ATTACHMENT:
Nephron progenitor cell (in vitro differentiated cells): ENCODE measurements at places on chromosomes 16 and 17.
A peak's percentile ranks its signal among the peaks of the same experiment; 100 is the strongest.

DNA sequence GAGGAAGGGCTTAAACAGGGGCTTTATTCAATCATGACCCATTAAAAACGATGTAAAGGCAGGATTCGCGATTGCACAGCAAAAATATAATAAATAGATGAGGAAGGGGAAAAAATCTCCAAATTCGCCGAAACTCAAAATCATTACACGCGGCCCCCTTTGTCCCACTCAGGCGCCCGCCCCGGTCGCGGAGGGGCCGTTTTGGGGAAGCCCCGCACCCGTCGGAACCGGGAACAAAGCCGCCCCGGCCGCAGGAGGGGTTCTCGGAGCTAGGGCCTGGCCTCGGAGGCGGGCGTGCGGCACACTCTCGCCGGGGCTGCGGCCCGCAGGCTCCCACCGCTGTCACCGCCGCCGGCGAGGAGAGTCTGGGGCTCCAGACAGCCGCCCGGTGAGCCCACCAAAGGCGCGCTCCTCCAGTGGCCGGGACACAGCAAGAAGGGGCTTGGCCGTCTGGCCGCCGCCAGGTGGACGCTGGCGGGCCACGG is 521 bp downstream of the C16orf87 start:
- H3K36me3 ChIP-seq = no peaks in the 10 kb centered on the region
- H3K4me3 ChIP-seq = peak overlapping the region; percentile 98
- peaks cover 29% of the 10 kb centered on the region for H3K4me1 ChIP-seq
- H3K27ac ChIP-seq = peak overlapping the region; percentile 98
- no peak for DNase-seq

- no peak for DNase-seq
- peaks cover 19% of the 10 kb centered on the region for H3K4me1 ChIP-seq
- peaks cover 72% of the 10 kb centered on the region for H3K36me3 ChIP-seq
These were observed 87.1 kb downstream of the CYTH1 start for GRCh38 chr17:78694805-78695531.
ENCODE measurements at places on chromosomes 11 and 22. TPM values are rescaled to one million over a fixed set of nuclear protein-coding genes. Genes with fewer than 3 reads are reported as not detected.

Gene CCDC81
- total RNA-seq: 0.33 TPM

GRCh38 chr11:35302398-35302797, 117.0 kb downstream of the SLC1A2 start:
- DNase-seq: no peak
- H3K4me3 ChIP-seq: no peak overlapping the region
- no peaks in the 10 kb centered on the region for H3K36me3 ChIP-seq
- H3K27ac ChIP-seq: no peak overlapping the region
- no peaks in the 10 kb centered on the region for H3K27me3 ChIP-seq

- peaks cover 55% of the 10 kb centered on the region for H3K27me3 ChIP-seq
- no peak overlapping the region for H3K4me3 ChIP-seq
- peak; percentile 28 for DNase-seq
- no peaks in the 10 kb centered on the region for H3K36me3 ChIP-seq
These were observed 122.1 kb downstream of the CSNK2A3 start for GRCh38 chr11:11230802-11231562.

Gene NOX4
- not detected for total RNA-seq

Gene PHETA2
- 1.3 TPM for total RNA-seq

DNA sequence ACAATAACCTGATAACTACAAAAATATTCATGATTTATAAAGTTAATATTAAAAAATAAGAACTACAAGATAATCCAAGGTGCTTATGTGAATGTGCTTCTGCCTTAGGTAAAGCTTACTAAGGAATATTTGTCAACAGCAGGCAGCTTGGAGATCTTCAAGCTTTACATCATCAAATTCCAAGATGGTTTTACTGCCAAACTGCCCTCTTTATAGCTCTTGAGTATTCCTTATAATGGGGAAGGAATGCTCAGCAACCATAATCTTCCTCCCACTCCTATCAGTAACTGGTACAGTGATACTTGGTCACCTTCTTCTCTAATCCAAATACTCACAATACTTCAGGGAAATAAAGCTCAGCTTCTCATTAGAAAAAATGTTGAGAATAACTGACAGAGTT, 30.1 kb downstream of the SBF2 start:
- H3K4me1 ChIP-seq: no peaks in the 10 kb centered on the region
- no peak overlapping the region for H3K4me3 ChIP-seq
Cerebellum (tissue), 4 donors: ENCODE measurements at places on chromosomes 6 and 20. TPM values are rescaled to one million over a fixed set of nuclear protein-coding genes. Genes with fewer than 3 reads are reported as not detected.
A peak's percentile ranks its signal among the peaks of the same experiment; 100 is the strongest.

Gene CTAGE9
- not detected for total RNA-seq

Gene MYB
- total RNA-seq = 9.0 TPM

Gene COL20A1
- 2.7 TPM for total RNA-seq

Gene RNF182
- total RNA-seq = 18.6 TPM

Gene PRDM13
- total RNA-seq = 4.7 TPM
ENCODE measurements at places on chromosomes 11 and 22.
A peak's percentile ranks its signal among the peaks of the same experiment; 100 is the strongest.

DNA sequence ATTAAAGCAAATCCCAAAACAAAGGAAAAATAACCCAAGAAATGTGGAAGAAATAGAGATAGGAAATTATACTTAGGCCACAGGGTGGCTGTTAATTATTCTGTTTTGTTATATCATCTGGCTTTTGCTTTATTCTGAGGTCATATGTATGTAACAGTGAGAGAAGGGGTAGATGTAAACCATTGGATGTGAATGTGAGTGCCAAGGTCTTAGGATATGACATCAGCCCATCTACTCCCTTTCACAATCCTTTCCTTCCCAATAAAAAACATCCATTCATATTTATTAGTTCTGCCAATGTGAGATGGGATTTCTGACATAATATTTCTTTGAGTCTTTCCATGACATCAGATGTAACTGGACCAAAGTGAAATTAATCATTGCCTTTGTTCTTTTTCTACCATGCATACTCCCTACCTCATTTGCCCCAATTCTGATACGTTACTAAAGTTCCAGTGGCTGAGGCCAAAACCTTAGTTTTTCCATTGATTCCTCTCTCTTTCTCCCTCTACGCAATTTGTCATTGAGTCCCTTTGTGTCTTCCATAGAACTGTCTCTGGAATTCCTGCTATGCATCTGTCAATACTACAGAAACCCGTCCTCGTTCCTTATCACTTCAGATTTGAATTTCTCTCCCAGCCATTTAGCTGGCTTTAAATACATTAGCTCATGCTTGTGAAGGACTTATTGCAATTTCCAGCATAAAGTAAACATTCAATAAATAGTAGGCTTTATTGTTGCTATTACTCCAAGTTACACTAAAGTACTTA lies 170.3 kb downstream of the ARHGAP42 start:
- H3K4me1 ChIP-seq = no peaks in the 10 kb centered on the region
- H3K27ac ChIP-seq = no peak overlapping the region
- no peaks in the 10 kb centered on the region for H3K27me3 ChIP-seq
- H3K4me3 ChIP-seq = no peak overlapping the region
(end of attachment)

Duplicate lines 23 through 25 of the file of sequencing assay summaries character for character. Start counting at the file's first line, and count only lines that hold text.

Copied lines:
- no peak overlapping the region for H3K4me3 ChIP-seq
- peak; percentile 28 for DNase-seq
- no peaks in the 10 kb centered on the region for H3K36me3 ChIP-seq